A trie (pronounced "try") is a data structure that allows for a search algorithm with a logarithmic time complexity. If that was too much computer science jargon, just know that searching the trie is very fast. How fast exactly? Try this metaphor: Imagine I gave you a list a of 10,000 words in a random order.
If I then told you to find the word scholar, you would have no idea where to start. Your best method is to probably scan the entire list from the beginning word for word until you find scholar. This method is inefficient and rather tedious. Computers don't mind tedium, but inefficiency can be a problem. This is where a trie comes into play.
Imagine that I give you the word and on a piece of paper and tell you to put it inside of a magic folder. Once you open the folder, you're surprised to find 26 other folders, labeled A through Z. Since our word is and, we put it into the A folder. But once we open the A folder, we find that there are another set of folders labeled A through Z. What folder do we put our word into now?
Since we already are in the A folder, it doesn't make sense to put this word into another A folder. Instead, we move on to the second letter of and, N! But as you might have guessed, inside the N folder, we have another set of A through Z folders. With one letter left, we move into the D folder. Once we open the D folder, there are another set of A through Z folders. But at this point, we have run out of letters, so we put our word inside the front of the D folder, and don't nest it any further. The path looks like this: Magic Folder > A Folder > N Folder > D Folder.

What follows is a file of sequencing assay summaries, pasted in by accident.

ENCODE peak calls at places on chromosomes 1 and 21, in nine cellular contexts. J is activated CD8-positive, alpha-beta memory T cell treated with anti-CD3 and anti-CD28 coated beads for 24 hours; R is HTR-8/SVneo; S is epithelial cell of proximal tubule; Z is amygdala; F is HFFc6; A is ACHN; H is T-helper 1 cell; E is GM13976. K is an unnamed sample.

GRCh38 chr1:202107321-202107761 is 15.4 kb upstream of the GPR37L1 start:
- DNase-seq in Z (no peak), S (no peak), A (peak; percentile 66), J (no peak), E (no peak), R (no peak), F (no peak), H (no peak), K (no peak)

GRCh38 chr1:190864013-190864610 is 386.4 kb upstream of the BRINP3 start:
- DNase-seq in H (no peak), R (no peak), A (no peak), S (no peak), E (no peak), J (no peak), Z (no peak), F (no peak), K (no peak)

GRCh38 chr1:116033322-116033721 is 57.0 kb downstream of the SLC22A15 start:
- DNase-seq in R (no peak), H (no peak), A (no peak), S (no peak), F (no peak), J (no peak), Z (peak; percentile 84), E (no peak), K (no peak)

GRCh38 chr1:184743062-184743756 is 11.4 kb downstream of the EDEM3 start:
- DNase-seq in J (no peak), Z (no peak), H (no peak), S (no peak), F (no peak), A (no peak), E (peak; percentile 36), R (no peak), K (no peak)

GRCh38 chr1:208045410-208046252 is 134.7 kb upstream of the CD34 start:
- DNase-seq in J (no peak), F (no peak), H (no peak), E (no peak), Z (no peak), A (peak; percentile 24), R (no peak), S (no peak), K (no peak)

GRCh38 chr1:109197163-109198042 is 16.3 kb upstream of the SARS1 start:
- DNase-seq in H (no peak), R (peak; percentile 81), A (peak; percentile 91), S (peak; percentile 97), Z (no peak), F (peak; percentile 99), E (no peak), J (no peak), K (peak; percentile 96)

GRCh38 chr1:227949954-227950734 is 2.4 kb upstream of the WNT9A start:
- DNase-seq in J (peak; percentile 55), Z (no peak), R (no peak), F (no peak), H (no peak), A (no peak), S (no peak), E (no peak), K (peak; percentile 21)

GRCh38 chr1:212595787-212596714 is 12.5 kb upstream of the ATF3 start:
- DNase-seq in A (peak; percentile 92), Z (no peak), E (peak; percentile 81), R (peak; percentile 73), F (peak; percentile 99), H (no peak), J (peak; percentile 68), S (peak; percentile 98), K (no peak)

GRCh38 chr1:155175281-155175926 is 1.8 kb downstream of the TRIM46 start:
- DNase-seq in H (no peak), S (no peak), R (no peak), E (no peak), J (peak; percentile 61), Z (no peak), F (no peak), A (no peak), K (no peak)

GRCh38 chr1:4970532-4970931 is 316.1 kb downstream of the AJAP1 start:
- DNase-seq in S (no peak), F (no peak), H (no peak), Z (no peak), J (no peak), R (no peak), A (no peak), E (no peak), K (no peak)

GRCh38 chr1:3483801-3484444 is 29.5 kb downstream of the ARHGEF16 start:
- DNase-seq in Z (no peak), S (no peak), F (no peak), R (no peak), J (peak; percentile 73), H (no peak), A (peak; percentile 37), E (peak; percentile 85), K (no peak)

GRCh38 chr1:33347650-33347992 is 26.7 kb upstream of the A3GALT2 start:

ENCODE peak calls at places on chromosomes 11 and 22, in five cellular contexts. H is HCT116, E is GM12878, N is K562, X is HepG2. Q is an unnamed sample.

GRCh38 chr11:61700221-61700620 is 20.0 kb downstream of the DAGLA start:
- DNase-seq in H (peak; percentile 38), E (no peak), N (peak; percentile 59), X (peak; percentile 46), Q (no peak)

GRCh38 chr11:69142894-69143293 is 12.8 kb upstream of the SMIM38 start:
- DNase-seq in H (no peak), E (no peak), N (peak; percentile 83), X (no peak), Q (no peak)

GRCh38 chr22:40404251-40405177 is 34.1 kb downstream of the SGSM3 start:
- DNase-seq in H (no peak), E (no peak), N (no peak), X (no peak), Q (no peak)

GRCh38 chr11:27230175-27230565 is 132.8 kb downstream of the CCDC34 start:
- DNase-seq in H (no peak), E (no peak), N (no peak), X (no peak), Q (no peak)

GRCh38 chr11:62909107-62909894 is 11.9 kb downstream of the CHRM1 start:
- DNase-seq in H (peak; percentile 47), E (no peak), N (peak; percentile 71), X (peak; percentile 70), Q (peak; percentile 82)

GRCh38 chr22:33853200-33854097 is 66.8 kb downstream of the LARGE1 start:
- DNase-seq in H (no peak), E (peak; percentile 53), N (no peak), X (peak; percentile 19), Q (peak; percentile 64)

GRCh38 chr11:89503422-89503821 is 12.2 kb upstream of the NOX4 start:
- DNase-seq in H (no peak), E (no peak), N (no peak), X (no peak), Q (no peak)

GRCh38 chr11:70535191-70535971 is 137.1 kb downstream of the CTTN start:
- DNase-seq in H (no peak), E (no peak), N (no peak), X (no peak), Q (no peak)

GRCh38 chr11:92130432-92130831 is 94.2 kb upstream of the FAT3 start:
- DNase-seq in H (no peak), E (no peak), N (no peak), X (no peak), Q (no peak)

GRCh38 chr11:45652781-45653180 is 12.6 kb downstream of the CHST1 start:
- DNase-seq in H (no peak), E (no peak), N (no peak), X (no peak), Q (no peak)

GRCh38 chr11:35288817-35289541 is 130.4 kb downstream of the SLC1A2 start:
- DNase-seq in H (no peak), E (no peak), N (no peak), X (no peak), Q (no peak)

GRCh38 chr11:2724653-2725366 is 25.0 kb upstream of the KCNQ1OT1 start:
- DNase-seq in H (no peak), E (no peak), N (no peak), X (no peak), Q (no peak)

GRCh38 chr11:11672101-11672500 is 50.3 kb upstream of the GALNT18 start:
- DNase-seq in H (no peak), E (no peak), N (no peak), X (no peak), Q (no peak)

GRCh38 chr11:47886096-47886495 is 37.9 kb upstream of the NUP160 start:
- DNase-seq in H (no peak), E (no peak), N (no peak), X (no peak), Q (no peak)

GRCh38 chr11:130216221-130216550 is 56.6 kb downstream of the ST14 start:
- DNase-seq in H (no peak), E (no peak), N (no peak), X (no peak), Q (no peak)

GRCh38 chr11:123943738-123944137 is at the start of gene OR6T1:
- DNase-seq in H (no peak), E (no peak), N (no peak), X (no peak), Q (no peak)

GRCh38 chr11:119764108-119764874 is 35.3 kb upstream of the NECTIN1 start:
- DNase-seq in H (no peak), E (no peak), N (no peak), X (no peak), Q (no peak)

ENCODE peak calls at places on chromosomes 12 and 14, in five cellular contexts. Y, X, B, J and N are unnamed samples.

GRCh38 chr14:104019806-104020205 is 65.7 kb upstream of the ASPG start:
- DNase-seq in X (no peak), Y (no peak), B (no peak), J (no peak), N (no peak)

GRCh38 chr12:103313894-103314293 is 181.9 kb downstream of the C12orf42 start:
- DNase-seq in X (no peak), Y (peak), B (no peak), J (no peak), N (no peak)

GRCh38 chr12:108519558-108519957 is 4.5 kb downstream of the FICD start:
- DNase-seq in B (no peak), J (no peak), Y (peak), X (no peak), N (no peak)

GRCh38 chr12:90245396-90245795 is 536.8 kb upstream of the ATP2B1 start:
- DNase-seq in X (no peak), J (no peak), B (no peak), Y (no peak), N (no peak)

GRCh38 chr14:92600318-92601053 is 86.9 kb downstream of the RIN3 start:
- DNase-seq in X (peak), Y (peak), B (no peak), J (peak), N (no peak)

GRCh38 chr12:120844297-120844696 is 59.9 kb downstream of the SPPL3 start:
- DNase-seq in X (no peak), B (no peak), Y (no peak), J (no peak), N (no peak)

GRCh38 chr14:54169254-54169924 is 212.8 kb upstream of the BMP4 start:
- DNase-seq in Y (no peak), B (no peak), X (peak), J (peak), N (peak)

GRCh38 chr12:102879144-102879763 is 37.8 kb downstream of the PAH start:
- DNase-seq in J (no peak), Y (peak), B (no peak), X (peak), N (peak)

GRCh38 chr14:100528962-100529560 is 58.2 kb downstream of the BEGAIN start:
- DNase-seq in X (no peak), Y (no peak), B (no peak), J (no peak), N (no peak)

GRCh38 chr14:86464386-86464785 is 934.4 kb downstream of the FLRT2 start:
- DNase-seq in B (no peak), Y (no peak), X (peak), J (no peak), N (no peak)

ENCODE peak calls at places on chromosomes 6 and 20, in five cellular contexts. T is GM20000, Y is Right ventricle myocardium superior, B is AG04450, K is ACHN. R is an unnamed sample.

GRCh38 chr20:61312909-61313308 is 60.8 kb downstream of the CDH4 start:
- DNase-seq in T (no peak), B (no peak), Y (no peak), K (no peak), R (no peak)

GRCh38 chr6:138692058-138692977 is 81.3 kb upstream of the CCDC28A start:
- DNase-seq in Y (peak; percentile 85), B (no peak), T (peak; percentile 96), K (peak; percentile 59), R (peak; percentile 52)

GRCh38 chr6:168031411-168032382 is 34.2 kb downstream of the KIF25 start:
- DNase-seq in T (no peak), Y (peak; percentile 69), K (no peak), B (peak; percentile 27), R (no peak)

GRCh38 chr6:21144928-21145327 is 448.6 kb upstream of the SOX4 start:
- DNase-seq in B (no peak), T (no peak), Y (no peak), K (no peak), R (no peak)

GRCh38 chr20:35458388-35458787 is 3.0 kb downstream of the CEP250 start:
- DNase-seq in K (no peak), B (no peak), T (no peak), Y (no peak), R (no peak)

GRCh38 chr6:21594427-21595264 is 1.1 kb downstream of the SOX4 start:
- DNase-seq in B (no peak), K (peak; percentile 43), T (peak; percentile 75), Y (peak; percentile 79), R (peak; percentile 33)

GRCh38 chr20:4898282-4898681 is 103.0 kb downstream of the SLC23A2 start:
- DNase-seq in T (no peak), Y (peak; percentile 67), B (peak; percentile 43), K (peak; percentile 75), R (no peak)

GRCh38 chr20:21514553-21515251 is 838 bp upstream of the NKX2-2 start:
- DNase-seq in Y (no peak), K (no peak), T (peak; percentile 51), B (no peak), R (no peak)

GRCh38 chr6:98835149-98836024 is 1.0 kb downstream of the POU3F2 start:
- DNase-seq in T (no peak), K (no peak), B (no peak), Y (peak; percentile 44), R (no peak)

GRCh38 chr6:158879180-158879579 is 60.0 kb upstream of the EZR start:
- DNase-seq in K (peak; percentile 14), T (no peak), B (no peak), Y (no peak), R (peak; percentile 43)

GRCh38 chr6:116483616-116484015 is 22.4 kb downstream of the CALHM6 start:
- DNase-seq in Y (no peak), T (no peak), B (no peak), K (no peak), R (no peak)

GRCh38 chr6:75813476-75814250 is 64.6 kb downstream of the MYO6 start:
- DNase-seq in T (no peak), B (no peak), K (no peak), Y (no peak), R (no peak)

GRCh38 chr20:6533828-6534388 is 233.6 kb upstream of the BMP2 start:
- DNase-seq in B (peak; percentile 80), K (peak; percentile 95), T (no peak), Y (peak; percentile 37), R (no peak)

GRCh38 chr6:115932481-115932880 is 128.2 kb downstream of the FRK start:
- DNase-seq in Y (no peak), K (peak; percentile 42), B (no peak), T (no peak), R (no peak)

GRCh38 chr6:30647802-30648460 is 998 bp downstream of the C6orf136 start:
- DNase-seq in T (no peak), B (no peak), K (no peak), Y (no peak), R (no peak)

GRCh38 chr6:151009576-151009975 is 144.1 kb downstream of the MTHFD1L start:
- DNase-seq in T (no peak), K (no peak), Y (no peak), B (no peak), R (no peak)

When you click on the populate trie button below, each word in the 10,000 list I gave you earlier is placed into the magic folder. Now if I ask you to find the word scholar, it's much easier. You start by opening the S folder. Within that, you open the C folder. After that the H folder, and so on until you find the word scholar. Isn't this much faster than skimming the entire list?
To see just how much faster, take a look at the bottom right corner of the search results. Each time you type into the search bar, a trie search (magic folder method) and a linear search (scanning the entire list) are conducted and timed. See for yourself the difference!
This feature works best if you are using Google Chrome. When measuring performance, Safari and Firefox round up to the nearest millisecond whereas Chrome will measure up to 10 decimal places. At least a few decimal places are needed to measure the performance of these functions.